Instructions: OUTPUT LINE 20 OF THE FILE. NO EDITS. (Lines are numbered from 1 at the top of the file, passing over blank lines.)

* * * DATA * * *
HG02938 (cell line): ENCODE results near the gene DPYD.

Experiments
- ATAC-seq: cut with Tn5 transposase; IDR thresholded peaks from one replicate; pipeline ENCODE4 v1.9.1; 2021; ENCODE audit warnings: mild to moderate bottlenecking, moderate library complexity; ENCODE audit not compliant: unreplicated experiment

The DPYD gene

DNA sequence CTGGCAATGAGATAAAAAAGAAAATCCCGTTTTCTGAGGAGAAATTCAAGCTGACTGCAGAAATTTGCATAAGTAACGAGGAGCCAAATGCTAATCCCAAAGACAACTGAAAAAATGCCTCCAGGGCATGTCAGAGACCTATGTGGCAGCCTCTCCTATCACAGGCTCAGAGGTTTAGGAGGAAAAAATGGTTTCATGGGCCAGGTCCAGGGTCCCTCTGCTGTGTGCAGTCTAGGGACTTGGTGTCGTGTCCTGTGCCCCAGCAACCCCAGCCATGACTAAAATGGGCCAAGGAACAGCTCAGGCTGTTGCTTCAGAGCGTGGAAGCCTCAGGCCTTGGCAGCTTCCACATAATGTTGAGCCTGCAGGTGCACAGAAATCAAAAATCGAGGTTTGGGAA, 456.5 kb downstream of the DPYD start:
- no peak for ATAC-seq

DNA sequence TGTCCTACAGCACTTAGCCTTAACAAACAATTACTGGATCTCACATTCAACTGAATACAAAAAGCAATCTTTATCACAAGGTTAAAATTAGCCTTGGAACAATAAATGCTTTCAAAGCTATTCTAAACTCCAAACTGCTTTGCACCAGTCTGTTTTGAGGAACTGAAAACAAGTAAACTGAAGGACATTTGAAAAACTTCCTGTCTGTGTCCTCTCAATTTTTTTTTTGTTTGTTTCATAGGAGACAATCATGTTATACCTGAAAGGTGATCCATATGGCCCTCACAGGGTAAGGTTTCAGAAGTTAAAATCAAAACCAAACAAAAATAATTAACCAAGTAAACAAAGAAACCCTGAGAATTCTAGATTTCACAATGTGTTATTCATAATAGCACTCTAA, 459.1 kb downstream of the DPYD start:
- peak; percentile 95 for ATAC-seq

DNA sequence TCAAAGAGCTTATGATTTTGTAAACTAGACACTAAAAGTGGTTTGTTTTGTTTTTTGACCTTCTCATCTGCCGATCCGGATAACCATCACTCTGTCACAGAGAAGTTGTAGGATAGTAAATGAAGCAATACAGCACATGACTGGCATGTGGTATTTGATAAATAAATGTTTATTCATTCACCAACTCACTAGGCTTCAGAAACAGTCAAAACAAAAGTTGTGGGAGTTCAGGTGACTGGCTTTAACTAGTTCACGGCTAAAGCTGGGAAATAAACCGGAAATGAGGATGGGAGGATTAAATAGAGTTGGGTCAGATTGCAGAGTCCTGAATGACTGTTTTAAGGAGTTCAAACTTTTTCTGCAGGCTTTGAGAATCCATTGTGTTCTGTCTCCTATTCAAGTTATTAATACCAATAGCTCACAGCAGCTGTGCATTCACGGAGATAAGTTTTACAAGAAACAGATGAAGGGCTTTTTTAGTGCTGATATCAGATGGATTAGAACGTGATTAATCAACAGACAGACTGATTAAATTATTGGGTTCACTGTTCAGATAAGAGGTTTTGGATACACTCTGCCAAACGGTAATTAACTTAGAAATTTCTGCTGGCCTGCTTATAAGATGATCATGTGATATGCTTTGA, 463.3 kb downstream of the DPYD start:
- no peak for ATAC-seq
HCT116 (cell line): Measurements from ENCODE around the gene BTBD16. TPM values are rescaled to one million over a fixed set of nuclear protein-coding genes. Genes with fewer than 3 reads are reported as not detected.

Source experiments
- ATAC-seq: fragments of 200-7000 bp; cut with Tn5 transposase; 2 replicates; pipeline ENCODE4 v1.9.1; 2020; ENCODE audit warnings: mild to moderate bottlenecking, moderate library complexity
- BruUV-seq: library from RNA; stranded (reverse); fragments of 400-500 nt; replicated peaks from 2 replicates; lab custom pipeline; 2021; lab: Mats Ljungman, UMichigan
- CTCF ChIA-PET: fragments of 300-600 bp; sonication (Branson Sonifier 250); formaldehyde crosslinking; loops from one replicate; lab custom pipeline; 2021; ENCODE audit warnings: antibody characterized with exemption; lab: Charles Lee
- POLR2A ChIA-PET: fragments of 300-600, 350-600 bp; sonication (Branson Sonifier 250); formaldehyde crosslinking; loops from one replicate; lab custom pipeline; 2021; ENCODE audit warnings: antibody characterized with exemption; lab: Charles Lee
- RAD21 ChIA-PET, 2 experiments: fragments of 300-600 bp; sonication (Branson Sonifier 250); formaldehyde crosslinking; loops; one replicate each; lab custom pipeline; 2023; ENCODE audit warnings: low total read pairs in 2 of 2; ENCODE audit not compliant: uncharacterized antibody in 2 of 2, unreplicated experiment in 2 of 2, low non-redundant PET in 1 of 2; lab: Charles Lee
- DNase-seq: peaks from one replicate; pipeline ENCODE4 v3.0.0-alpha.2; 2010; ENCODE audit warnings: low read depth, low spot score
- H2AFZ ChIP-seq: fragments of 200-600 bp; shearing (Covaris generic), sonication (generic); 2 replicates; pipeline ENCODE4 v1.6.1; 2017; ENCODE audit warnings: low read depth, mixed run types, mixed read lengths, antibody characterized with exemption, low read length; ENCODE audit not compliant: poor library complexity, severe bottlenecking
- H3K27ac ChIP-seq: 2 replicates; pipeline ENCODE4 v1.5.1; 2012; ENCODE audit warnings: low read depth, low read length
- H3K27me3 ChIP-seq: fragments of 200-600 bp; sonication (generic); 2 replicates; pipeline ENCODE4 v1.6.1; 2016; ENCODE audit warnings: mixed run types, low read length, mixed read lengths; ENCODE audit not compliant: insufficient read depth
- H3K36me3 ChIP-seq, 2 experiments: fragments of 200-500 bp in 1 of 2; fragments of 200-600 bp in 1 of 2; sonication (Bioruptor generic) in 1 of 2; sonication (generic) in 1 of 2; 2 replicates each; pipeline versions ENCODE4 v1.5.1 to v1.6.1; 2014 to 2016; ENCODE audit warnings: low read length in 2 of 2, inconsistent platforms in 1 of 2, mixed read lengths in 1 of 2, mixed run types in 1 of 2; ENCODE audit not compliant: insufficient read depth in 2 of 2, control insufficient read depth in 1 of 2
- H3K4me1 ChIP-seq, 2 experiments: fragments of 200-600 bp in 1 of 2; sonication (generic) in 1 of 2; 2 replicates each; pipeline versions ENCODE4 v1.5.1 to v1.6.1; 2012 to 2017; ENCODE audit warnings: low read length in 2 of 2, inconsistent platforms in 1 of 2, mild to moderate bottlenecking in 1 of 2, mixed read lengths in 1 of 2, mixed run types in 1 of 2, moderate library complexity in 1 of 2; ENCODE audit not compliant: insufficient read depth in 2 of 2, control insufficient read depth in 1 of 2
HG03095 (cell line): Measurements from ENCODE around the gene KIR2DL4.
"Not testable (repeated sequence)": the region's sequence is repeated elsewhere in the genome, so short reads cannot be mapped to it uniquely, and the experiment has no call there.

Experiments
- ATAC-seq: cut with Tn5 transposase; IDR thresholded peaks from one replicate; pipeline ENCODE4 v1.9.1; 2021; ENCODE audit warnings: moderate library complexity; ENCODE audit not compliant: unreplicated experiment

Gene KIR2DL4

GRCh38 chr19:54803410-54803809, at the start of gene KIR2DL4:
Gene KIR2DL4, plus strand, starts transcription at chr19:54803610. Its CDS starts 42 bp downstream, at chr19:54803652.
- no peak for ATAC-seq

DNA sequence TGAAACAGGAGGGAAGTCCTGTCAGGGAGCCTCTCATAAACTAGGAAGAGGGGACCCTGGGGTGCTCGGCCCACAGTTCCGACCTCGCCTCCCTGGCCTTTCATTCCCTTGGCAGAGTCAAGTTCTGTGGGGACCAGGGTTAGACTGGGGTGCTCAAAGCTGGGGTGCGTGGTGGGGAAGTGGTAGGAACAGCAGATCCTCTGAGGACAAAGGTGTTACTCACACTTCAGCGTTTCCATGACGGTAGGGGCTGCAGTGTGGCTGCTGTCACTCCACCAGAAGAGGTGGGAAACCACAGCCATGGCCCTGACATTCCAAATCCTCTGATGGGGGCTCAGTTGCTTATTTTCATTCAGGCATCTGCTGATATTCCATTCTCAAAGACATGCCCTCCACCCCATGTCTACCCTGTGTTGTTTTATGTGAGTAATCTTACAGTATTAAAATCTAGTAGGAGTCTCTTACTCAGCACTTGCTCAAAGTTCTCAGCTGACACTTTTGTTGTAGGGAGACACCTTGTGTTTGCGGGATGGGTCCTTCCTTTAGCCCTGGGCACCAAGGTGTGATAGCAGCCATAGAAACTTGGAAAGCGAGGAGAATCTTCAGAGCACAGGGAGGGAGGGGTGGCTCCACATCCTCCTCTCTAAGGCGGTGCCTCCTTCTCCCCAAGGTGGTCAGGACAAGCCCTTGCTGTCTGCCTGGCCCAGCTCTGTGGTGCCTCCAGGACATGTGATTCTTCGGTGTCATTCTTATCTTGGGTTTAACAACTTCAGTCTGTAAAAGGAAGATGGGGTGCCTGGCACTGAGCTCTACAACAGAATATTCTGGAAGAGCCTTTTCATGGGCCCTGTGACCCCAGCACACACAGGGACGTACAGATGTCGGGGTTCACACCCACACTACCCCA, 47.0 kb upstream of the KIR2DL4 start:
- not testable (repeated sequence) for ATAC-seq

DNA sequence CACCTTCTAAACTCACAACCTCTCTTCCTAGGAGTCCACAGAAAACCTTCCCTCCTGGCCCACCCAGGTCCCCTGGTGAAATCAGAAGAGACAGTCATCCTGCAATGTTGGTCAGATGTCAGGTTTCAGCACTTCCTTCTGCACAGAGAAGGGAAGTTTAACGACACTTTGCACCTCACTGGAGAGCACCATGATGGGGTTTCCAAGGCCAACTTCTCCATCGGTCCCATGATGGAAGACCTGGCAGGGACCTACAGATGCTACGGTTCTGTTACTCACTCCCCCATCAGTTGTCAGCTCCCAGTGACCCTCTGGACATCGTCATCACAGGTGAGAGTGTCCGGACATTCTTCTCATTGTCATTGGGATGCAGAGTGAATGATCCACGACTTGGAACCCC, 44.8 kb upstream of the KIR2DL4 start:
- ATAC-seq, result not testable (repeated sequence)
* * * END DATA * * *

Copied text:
- H3K27ac ChIP-seq: 2 replicates; pipeline ENCODE4 v1.5.1; 2012; ENCODE audit warnings: low read depth, low read length